Sharp About Your Prayers

the challenges, absurdities, and joys of an urban faith

Sharp About Your Prayers header image 2

Strategic Prayer II: Who is My Neighbor?

March 15th, 2013 · 3 Comments · Faith and the City

Just then a lawyer stood up to test Jesus. ‘Teacher,’ he said, ‘what must I do to inherit eternal life?’ He said to him, ‘What is written in the law? What do you read there?’ He answered, ‘You shall love the Lord your God with all your heart, and with all your soul, and with all your strength, and with all your mind; and your neighbor as yourself.’ And Jesus said to him, ‘You have given the right answer; do this, and you will live.’

But wanting to justify himself, the lawyer asked Jesus, ‘And who is my neighbor?’  — Luke 10: 25-29

Good Samaritan -- He QiWho is my neighbor?

This is the pointed question that a lawyer poses right before Jesus tells the parable of the Good Samaritan. It is also a critical question for FAPC’s Strategic Planning Task Force.

Who are the people that we have an ethical obligation to care about? Who are our neighbors?

In worship, we confess (every week) that the Church exists to serve Jesus Christ. And we know that Jesus, in turn, calls us to serve others.

But who?

I once heard a revivalist preacher put the question this way: “Who has God laid on your heart?” As you move through life, who are the people you feel the Church exists to serve?

Over the next couple of weeks, our Task Force asks that you pray about this question. As you work and watch the news and grocery shop, look at those around you and ask yourself, “Who is my neighbor? Who is MY church called to reach out to?”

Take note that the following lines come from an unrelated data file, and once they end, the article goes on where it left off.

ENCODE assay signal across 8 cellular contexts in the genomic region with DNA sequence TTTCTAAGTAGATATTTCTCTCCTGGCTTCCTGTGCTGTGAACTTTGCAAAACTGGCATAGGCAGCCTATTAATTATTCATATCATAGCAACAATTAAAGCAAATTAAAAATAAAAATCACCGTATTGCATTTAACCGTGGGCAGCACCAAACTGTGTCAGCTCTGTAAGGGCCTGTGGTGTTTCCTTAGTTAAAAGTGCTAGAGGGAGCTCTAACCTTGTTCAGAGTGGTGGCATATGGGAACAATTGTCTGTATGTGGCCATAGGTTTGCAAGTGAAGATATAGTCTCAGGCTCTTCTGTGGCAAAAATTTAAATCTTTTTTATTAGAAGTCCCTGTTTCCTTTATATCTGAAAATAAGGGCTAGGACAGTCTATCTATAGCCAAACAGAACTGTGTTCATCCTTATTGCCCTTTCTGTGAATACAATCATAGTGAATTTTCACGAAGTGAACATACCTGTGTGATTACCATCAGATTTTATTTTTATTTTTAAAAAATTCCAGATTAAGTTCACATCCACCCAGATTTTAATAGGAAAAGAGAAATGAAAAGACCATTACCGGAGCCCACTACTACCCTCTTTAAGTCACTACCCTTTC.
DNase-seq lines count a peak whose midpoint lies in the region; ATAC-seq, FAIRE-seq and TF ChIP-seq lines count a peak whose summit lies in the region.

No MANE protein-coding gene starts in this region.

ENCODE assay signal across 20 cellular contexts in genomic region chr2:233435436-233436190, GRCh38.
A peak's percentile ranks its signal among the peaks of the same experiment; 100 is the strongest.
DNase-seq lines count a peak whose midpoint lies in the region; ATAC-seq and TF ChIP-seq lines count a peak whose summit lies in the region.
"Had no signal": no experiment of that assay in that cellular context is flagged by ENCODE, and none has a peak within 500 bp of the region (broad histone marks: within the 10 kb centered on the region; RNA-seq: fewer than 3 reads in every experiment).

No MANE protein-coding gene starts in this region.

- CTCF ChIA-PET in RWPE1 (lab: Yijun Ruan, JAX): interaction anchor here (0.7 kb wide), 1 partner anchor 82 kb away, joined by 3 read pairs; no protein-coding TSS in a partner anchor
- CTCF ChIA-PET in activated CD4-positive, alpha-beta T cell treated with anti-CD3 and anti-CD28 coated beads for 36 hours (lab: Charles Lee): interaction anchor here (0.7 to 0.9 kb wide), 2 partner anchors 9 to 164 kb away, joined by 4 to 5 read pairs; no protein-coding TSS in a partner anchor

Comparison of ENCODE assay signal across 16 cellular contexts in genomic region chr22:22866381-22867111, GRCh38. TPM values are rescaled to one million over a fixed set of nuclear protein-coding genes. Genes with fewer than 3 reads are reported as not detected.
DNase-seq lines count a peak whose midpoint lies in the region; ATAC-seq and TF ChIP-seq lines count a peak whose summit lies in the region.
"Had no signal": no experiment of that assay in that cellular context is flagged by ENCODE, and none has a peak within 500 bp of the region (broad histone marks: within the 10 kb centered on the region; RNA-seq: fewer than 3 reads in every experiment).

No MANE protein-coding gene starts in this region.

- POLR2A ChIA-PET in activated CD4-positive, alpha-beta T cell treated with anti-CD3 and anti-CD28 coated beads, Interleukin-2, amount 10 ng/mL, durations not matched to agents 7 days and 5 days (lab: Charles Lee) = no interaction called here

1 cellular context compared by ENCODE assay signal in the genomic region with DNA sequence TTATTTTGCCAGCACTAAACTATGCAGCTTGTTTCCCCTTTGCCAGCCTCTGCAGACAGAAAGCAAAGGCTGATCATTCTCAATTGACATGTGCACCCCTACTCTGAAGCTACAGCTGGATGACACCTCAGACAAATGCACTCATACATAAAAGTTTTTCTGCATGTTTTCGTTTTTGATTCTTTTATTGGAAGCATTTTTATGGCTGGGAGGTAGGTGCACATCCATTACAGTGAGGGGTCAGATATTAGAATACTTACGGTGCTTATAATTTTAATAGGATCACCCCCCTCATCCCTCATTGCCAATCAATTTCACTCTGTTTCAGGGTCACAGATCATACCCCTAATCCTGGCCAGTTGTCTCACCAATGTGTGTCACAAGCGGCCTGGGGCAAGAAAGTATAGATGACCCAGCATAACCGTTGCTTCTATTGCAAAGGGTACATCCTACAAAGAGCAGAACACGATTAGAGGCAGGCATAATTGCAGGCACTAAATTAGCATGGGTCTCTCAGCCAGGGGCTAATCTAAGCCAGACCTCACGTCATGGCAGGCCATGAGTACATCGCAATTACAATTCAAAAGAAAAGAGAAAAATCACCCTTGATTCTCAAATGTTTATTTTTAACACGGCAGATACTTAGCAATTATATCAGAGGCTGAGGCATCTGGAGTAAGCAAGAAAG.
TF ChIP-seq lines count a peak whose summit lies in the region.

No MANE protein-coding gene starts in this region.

There are many possible answers to this question — many legitimate responses. So take your time. Ask God to give you eyes to see those we are called to serve.

Once again, we ask that you would write your prayerful reflections down. Keep a logbook. In about two weeks (after Easter), I’ll ask if you would be willing to post your responses here. 

We are very eager to hear what you have seen and prayerfully imagined.

Facebook Comments

Use Facebook to Comment on this Post

Tags: ····

3 Comments so far ↓

  • Richard JordanNo Gravatar

    Good points, Scott. In terms of neighbor, are neighbors only in bodily form? I know a Third Order Franciscan who apologizes to the insects under the grass if he walks on the grass, since he believes that some insect will die due to his steps. Neighborliness might also extend to the ozone layer, how does my carelessness in my increase in greenhouse gas emissions and perhaps harm my neighbors (human) thousands of miles away, or contribute to the intensity and frequency of storms. Beyond the “who is my neighbor” lies the question: are neighbors only human? Thanks for the early posting.

  • Rose Cunningham (Rose)No Gravatar

    Who is my neighbor?
    This is a hard saying.
    Every life, every human is my neighbor
    I searched the scriptures, and cannot find a single human CHRIST did not die for.

    So who am I?
    Who am I to Reject, Exclude, Block, Hinder, exploit, manipulate, control, Defraud, step over, and “Pass by”
    The vein of loyalty, the audacity to love my neighbor, runs deep in my transformed DNA
    Who is my neighbor, is indeed a hard saying, in my flesh, I ponder the reality of my faith, upon reflections, and in responding, I wept bitterly, HE# must have dried my tears, and left me this note “May we never be so identified with culture, so as to compromise the Gospel, and leave us with nothing to “ GIVE”**
    the world , it does not already have” ** GIVE…. SERVE.
    To be contd… Input to Strategis Planning

  • Rose Cunningham (Rose)No Gravatar

    The treatment of neighbors

    Withhold not good from them to whom it is due
    When it is in the power of thine hand to do it
    Say not unto thy neighbor, Go, and come again
    And tomorrow I will give; when thou hast it by thee
    Devise not evil against thy neighbor, seeing he dwelled Securely by thee
    Strive not with a man without cause, if he hath done thee no harm.